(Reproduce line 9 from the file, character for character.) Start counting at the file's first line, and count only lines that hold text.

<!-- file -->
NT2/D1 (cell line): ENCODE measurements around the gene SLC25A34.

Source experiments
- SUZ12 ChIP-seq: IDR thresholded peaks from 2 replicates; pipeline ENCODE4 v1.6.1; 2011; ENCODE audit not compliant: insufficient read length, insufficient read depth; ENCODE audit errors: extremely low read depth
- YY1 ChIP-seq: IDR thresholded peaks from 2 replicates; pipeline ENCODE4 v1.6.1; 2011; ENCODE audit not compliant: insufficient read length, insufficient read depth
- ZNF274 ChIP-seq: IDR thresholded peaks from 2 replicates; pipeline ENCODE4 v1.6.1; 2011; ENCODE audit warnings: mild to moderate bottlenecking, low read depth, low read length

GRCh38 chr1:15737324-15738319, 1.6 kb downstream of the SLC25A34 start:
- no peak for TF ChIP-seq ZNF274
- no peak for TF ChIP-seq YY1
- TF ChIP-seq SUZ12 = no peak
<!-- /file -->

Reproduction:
- TF ChIP-seq SUZ12 = no peak